Ellyn Bader

Therapists who train with me know that many couples who come to therapy are stuck in symbiotic patterns that impede the growth of each partner and also impede the tremendous growth potential that exists in any committed relationship.

Today I want to share with you a transcript of a couple where the female partner’s symbiotic yearnings have been hidden. In past sessions, the male partner has been attentive to her requests. She has frequently danced away from what matters to him. This couple is trying to decide whether or not to get married. The reason they are stuck has been hidden.

The female partner presents as the more mature grounded partner. She is decisive where her boyfriend is anxious and conflicted. In this session I decided to confront her and expose why they are stuck.

She had been avoiding discussing his requests for several weeks.

Ellyn:Let’s regroup a bit today. The two of you came to therapy to make a decision about whether or not to get married. I’d like to review where each of you are now on that decision.
Jack:I am still very undecided. We are so comfortable together and we have a lot of fun. I wish it was an easy decision. But there are some big issues that are unresolved for me.
Ellyn:(To Sarah) Do you feel like you’ve made a decision for sure about whether you want to be in a committed partnership with Jack or not? Are you clear?
Sarah:Yes. I’m very clear. I’ve been clear for a long time.
Ellyn:Your decision is…?
Sarah:I am very ready to get married. More than ready.
Ellyn:I’d like to know more about your certainty. Will you say more about your decision? How did you decide? Why are you so certain?
Sarah:He treats me well. He’s different than my ex-husband. He’s attentive and caring. He’s calm. He doesn’t get rattled very easily. He’s honest. I feel like I can trust him.
Ellyn:And that’s extremely important to you?
Sarah:Yes. Especially that he’s caring and not explosive.
Ellyn:It’s a relief that he does not get angry like your ex-husband. You value his solidity and how he is caring with you. You feels safe with him.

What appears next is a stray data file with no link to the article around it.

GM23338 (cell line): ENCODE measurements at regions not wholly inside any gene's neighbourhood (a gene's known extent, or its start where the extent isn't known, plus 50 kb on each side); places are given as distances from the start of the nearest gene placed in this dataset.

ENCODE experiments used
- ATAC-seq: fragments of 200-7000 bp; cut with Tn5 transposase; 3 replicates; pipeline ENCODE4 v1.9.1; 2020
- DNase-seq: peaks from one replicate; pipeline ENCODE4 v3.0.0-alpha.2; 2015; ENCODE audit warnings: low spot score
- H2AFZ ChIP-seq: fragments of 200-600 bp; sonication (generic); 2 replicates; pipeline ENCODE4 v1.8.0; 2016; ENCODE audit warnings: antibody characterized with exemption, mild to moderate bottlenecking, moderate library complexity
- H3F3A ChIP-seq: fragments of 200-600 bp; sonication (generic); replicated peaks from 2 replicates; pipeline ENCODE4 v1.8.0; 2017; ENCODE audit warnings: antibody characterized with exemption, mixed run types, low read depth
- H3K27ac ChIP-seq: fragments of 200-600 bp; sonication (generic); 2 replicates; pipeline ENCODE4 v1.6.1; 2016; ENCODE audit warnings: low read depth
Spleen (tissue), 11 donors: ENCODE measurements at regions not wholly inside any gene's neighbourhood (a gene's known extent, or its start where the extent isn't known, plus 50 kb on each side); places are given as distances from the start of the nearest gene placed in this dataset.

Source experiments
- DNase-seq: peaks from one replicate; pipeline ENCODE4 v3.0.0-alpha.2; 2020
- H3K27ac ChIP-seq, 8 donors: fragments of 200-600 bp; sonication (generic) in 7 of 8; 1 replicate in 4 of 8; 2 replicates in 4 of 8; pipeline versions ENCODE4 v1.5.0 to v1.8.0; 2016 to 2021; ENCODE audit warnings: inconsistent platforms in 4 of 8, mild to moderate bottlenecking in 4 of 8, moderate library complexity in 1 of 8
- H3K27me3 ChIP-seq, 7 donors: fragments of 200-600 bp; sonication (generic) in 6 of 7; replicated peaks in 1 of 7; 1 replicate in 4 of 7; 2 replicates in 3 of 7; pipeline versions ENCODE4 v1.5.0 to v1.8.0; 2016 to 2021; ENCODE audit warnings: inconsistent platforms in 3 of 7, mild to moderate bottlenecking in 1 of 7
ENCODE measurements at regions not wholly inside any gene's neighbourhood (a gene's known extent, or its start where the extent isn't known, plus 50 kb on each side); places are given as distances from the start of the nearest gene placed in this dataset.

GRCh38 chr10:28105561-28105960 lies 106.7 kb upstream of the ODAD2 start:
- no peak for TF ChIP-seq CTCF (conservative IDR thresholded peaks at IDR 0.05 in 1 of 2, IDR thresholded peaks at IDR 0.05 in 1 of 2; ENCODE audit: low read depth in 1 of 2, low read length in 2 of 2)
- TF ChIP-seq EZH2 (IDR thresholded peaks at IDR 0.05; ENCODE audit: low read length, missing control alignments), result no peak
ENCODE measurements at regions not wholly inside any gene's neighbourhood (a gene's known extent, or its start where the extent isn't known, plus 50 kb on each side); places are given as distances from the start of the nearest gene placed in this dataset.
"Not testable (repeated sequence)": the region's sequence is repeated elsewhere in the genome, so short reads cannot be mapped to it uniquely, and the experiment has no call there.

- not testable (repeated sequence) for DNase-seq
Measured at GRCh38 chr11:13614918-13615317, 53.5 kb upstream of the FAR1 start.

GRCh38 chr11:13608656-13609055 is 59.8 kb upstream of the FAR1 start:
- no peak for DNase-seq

Sarah:Yes, it’s really important, my ex went from being explosive to being dishonest. My last marriage ended in divorce after an affair. I don’t ever want to be in a relationship where there’s a potential for that again.
Ellyn:So, we’ve been talking about what you value and the reassurance you get from being with him.
Sarah:Yes and I don’t think there is anything we can’t work out.
Ellyn:So, we’re talking about you putting both feet in and making a lifetime commitment to Jack. You’ve been with Jack long enough to know what you value.
I wonder how much you’ve thought about the challenges and the fact that he’s been pushing you in some areas that aren’t very comfortable for you.
Sarah:Yes, he’s been doing that. Most of those are not that big. He changes his mind a lot, so I don’t think they are really that big. I think that’s happening already. I wish he would just stop changing his mind. We can solve those things easily later. I’m not really clear what he’s looking for because it keeps on changing.
Ellyn:And how much do you ask to get clear on what really matters to him? What are the main areas that you think matter to him? Where do you think he’s going to keep pushing on you to change? Will you reflect for a minute on what you’ve heard him say?
Sarah:Being on time. Keeping commitments.
Ellyn:What kinds of commitments?
Sarah:Money is a big one. But I feel like I have changed in that area. I don’t think he notices that I’m not overspending.
Ellyn:Why does keeping commitments matter to him?
Sarah:So I’m honest.
Ellyn:I think it is more than that. You probably remember from a lot of our past conversations that money has been a traumatic area for him. It’s an area where it’s important to him that you’re able to step up. It’s going to be an ongoing issue for you to understand how much this means to him.
Sarah:I’m never going to measure up because I’ll never earn what he does.
Ellyn:Wait. Stop. You are shifting a bit away from what I’m saying to you. I’m really asking if you realize that if you put both feet in and get married then you’re going to be pushed by him about money until you both sort this out better.
Sarah:Yes. I know he’s going to push me about money. But, I’m not quite sure what more I can do.
Ellyn:Actually, it is the opposite of that. You are just scratching the surface. There’s so much more you can learn and do to be an involved partner with him. I think the way you are responding to me right now is part of what makes him anxious about committing.